# 2007 AIME II Problems/Problem 15

## Problem

Four circles $\omega,$ $\omega_{A},$ $\omega_{B},$ and $\omega_{C}$ with the same radius are drawn in the interior of triangle $ABC$ such that $\omega_{A}$ is tangent to sides $AB$ and $AC$, $\omega_{B}$ to $BC$ and $BA$, $\omega_{C}$ to $CA$ and $CB$, and $\omega$ is externally tangent to $\omega_{A},$ $\omega_{B},$ and $\omega_{C}$. If the sides of triangle $ABC$ are $13,$ $14,$ and $15,$ the radius of $\omega$ can be represented in the form $\frac{m}{n}$, where $m$ and $n$ are relatively prime positive integers. Find $m+n.$

## Diagram

$[asy] defaultpen(fontsize(12)+0.8); size(300); pair A,B,C,X,Y,Z,P,Q,R; B=origin; C=15*right; A=IP(CR(B,13),CR(C,14)); P=incenter(A,B,C); real r=260/129; Q=r*(rotate(-90)*A/length(A)); X=extension(A,P,Q,Q+A); Y=extension(B,P,Q,Q+A); R=rotate(90,C)*(C+r*(A-C)/length(A-C)); Z=extension(C,P,R,R+A-C); draw(A--B--C--A); draw(CR(X,r)^^CR(Y,r)^^CR(Z,r)^^A--P--B^^P--C, gray); draw(CR(circumcenter(X,Y,Z),r), gray); label("A",A,N); label("B",B,0.15*(B-P)); label("C",C,0.1*(C-P)); pen p=fontsize(10)+linewidth(3); dot("O_A",X,right,p); dot("O_B",Y,left+up,p); dot("O_C",Z,right+up,p); dot("O",circumcenter(X,Y,Z),right+down,p); dot("I",P,left+up,p); [/asy]$

## Solution 1 (Homothety)

$[asy] defaultpen(fontsize(12)+0.8); size(350); pair A,B,C,X,Y,Z,P,Q,R,Zp; B=origin; C=15*right; A=IP(CR(B,13),CR(C,14)); P=incenter(A,B,C); real r=260/129; Q=r*(rotate(-90)*A/length(A)); X=extension(A,P,Q,Q+A); Y=extension(B,P,Q,Q+A); R=rotate(90,C)*(C+r*(A-C)/length(A-C)); Z=extension(C,P,R,R+A-C); Zp=circumcenter(X,Y,Z); draw(A--B--C--A); draw(CR(X,r)^^CR(Y,r)^^CR(Z,r), gray); draw(A--P--B^^P--C^^X--Y--Z--X, royalblue); draw(X--foot(X,A,C)^^Z--foot(Z,A,C),royalblue); draw(CR(Zp,r), gray); draw(incircle(A,B,C)^^incircle(X,Y,Z)^^P--foot(P,A,C), heavygreen+0.6); draw(rightanglemark(X,foot(X,A,C),C,10),linewidth(0.6)); draw(rightanglemark(Z,foot(Z,A,C),A,10),linewidth(0.6)); label("A",A,N); label("B",B,0.15*(B-P)); label("C",C,0.1*(C-P)); pen p=fontsize(10)+linewidth(3); dot("O_A",X,right,p); dot("O_B",Y,left+up,p); dot("O_C",Z,down,p); dot("O",Zp,dir(-45),p+red); dot("I",P,left+up,p); [/asy]$

First, apply Heron's formula to find that $[ABC] = \sqrt{21 \cdot 8 \cdot 7 \cdot 6} = 84$. The semiperimeter is $21$, so the inradius is $\frac{A}{s} = \frac{84}{21} = 4$.

Now consider the incenter $I$ of $\triangle ABC$. Let the radius of one of the small circles be $r$. Let the centers of the three little circles tangent to the sides of $\triangle ABC$ be $O_A$, $O_B$, and $O_C$. Let the center of the circle tangent to those three circles be $O$. The homothety $\mathcal{H}\left(I, \frac{4-r}{4}\right)$ maps $\triangle ABC$ to $\triangle XYZ$; since $OO_A = OO_B = OO_C = 2r$, $O$ is the circumcenter of $\triangle XYZ$ and $\mathcal{H}$ therefore maps the circumcenter of $\triangle ABC$ to $O$. Thus, $2r = R \cdot \frac{4 - r}{4}$, where $R$ is the circumradius of $\triangle ABC$. Substituting $R = \frac{abc}{4[ABC]} = \frac{65}{8}$, $r = \frac{260}{129}$ and the answer is $\boxed{389}$.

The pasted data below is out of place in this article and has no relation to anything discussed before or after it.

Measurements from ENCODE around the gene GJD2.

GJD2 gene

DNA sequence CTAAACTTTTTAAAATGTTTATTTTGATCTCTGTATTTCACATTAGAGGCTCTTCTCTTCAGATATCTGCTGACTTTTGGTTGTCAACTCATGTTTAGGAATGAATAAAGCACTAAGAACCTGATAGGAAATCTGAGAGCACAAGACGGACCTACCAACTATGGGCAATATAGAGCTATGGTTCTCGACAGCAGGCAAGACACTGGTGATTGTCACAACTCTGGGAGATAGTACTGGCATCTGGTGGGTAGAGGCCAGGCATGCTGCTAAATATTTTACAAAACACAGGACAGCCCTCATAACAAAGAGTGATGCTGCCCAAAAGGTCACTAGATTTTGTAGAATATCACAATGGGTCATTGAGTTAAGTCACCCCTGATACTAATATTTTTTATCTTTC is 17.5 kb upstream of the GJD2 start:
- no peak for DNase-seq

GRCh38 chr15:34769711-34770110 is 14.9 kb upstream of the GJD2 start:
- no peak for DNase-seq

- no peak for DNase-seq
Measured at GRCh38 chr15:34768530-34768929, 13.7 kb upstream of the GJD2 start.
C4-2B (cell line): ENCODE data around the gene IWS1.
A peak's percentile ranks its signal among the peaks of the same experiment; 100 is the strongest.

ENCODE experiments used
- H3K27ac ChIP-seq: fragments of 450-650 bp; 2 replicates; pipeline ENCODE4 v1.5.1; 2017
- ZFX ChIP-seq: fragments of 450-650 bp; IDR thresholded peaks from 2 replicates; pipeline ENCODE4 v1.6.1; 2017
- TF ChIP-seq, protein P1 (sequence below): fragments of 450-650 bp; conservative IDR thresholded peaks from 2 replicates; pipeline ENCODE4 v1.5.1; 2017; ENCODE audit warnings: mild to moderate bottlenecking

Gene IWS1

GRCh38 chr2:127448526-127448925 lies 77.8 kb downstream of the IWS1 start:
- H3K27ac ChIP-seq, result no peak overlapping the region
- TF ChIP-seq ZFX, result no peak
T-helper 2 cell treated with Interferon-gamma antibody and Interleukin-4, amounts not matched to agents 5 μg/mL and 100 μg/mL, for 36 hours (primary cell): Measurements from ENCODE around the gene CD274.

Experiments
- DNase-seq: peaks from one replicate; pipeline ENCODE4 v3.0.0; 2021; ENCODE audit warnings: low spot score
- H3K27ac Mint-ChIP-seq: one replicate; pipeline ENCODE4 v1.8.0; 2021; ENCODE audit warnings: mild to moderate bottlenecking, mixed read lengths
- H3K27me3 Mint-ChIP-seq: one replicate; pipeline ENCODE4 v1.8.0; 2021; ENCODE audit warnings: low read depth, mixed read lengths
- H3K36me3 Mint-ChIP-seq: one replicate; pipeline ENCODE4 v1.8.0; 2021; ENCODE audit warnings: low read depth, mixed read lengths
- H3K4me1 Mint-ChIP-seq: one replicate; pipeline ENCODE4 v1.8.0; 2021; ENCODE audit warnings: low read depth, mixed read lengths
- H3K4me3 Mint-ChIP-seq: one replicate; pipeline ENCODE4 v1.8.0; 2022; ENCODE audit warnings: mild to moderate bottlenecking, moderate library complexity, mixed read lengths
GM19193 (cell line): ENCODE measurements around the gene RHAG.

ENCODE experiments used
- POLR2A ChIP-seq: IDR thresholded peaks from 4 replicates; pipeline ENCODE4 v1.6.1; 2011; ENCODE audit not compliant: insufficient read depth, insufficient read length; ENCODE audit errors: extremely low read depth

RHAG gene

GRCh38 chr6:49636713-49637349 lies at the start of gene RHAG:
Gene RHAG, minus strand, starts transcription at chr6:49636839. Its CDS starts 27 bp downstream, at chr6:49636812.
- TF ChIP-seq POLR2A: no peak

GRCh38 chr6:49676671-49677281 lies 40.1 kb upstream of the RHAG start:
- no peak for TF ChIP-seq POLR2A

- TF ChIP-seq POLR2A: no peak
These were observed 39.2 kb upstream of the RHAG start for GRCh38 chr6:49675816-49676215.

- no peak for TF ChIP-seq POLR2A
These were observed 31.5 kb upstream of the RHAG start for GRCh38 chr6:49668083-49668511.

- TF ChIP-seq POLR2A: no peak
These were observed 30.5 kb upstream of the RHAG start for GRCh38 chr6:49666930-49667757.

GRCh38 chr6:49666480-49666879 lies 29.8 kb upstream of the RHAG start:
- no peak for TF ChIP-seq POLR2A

## Solution 2

Consider a 13-14-15 triangle. $A=84.$ [By Heron's Formula or by 5-12-13 and 9-12-15 right triangles.]

The inradius is $r=\frac{A}{s}=\frac{84}{21}=4$, where $s$ is the semiperimeter. Scale the triangle with the inradius by a linear scale factor, $u.$

The circumradius is $R=\frac{abc}{4rs}=\frac{13\cdot 14\cdot 15}{4\cdot 4\cdot 21}=\frac{65}{8},$ where $a,$ $b,$ and $c$ are the side-lengths. Scale the triangle with the circumradius by a linear scale factor, $v$.

Cut and combine the triangles, as shown. Then solve for $4u$:

$\frac{65}{8}v=8u$
$v=\frac{64}{65}u$
$u+v=1$
$u+\frac{64}{65}u=1$
$\frac{129}{65}u=1$
$4u=\frac{260}{129}$

The solution is $260+129=\boxed{389}$.

## Solution 3 (elementary)

Let $A'$, $B'$, $C'$, and $O$ be the centers of circles $\omega_{A}$, $\omega_{B}$, $\omega_{C}$, $\omega$, respectively, and let $x$ be their radius.

Now, triangles $ABC$ and $A'B'C'$ are similar by parallel sides, so we can find ratios of two quantities in each triangle and set them equal to solve for $x$.

Since $OA'=OB'=OC'=2x$, $O$ is the circumcenter of triangle $A'B'C'$ and its circumradius is $2x$. Let $I$ denote the incenter of triangle $ABC$ and $r$ the inradius of $ABC$. Then the inradius of $A'B'C'=r-x$, so now we compute r. Computing the inradius by $A=rs$, we find that the inradius of $ABC$ is $4$. Additionally, using the circumradius formula $R=\frac{abc}{4K}$ where $K$ is the area of $ABC$ and $R$ is the circumradius, we find $R=\frac{65}{8}$. Now we can equate the ratio of circumradius to inradius in triangles $ABC$ and $A'B'C'$.